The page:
Alyson Fuqua, a spokeswoman for Alabama Power Company, said the lake reached full pool early Saturday morning.
“We’re pretty close to full pool right now,” Fuqua said Monday afternoon.
The full pool level of Logan Martin Lake is 465, but drought conditions have prevented the lake from reaching the normal summer recreation level.
APC gradually starts raising the lake level April 1.
“The lake normally reaches full pool by the first week of May,” Fuqua said.
She said the drought put a chokehold on the water, but recent afternoon thundershowers helped replenish APC reservoirs in the Coosa River basin.
“We were pleasantly surprised to get the lake level up to summer pool,” Fuqua said. “I know there are people with boats who are excited to see that.”
As of Monday afternoon, the Logan Martin Lake water level was at 464.83 feet above sea level.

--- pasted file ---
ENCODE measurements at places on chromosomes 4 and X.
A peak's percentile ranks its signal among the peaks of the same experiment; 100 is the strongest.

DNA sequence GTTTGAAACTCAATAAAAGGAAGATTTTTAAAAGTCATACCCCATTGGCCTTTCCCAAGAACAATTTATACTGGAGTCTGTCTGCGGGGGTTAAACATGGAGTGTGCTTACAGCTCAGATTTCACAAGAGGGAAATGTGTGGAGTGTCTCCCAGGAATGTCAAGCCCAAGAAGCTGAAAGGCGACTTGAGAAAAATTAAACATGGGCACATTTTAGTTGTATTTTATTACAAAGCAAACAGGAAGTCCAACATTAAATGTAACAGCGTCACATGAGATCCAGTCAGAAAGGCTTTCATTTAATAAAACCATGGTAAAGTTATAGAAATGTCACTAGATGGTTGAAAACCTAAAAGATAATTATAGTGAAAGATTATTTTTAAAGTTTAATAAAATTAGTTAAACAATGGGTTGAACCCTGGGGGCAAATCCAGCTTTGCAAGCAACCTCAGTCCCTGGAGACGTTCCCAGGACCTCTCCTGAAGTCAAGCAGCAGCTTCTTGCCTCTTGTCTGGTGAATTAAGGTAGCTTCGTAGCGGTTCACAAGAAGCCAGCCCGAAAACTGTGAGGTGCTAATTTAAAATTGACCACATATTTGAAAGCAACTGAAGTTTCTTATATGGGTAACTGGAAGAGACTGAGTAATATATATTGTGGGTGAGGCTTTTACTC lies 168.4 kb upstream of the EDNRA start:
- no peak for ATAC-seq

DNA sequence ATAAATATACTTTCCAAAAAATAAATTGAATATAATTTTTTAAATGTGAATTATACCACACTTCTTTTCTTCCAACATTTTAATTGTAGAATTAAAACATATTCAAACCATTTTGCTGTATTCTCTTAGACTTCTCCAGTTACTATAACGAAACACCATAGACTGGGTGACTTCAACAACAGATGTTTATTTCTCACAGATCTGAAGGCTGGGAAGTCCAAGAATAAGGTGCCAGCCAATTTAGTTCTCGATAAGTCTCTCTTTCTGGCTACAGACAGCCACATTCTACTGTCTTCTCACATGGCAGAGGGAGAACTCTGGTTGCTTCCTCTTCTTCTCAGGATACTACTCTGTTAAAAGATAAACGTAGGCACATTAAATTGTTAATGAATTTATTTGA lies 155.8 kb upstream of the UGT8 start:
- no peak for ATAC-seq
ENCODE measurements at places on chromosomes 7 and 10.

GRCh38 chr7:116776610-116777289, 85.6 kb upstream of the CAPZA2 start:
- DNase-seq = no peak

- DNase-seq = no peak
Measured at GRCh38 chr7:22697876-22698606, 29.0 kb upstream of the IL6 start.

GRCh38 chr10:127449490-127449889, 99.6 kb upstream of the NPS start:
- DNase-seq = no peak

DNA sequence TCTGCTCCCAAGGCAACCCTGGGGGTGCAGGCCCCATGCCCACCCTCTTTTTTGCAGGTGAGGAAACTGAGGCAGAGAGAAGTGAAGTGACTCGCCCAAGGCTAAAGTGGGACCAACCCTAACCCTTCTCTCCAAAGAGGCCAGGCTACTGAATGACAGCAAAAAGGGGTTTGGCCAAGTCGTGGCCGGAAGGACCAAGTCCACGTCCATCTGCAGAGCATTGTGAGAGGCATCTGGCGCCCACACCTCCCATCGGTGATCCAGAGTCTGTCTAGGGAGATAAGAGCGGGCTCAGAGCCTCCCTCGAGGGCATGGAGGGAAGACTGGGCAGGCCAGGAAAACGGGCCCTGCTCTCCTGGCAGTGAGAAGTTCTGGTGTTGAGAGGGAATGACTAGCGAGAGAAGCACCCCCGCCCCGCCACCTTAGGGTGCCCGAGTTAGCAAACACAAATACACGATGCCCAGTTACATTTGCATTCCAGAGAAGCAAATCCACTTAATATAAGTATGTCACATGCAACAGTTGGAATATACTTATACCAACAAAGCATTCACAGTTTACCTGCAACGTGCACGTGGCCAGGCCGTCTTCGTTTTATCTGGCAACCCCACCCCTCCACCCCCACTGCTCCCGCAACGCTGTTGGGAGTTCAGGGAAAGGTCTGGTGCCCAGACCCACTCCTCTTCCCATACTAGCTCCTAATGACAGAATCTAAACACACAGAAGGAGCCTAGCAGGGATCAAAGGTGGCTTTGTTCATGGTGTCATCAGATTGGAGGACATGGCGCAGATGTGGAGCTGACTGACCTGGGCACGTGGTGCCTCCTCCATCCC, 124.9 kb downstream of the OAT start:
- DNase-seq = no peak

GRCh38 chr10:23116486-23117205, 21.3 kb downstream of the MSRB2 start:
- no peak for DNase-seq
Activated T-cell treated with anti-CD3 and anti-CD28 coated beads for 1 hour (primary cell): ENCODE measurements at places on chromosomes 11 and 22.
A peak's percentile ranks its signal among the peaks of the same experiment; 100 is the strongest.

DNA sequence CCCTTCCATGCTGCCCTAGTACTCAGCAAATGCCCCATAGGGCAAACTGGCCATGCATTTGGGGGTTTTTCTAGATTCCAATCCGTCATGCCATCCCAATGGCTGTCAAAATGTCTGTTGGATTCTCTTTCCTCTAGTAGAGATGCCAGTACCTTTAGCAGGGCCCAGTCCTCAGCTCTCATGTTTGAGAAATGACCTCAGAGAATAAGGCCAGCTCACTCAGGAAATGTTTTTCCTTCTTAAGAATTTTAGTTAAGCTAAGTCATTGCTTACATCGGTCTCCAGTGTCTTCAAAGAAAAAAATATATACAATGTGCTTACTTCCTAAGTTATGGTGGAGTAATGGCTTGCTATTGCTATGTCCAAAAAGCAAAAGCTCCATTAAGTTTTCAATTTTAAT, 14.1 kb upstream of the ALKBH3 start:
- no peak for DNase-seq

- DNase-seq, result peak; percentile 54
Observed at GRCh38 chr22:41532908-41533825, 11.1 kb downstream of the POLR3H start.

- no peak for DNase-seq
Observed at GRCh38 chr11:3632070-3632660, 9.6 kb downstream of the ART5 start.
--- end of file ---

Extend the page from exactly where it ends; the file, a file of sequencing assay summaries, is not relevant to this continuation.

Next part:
Fuqua said APC officials expect the level to stay close or near the summer pool level.
“We’re hoping we don’t have another long stretch without rain,” Fuqua said.
Logan Martin Lake should remain at or near the summer pool level through the Labor Day weekend holidays, if the drought in Alabama does not persist.
After Labor Day, APC starts to gradually bring Logan Martin down to its normal winter pool level, 460 feet above sea level.
The National Weather Service Climate Prediction Center’s one month forecast is predicting above normal temperatures and below normal precipitation.
“That doesn’t mean we aren’t going to have rainfall,” said Mary Keiser, a meteorologist with the National Weather Service in Birmingham.
According to the National Weather Service, most of Alabama remains abnormally dry and about half of the state remains in a modest to exceptional drought.
Keiser said a tropical system could bring additional rain to the state.
Contact David Atchison at firstname.lastname@example.org.